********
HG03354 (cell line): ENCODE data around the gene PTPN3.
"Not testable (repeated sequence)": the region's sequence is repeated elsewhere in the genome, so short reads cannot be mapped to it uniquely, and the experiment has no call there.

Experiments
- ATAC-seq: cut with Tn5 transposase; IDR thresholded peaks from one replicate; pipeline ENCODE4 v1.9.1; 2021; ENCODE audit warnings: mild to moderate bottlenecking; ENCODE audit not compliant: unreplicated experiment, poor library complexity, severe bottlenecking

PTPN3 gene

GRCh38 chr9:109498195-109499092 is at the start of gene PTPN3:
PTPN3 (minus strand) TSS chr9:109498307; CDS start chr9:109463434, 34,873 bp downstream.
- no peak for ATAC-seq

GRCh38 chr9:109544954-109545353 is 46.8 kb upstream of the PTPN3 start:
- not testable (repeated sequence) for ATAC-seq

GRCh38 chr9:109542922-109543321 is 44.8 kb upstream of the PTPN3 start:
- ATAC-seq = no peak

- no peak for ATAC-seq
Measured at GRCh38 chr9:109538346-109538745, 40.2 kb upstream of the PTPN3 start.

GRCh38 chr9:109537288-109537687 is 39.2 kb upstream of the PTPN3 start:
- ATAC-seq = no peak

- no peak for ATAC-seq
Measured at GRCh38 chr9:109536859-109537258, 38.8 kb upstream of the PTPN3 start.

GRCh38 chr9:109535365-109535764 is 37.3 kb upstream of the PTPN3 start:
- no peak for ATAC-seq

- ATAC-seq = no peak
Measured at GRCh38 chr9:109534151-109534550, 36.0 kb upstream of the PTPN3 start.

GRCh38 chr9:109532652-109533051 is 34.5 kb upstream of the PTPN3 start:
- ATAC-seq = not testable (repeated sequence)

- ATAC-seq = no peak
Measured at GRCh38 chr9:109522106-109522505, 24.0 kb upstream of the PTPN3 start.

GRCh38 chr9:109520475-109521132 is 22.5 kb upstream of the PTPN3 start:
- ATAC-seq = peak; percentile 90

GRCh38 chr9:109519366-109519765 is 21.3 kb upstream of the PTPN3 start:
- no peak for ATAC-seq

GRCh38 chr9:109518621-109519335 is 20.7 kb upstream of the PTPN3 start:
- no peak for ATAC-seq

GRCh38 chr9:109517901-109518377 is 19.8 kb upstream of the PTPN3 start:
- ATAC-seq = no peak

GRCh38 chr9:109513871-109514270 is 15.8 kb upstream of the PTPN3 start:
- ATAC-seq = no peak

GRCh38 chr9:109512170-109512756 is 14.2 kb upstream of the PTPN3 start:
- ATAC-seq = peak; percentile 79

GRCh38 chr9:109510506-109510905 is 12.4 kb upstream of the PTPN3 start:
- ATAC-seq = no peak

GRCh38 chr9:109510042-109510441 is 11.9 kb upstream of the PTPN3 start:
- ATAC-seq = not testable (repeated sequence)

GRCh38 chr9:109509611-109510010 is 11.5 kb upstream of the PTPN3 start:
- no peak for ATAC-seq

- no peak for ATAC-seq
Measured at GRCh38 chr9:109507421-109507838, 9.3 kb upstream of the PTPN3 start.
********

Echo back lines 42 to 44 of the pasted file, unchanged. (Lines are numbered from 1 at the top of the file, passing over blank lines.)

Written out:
- ATAC-seq = not testable (repeated sequence)

GRCh38 chr9:109509611-109510010 is 11.5 kb upstream of the PTPN3 start:
- no peak for ATAC-seq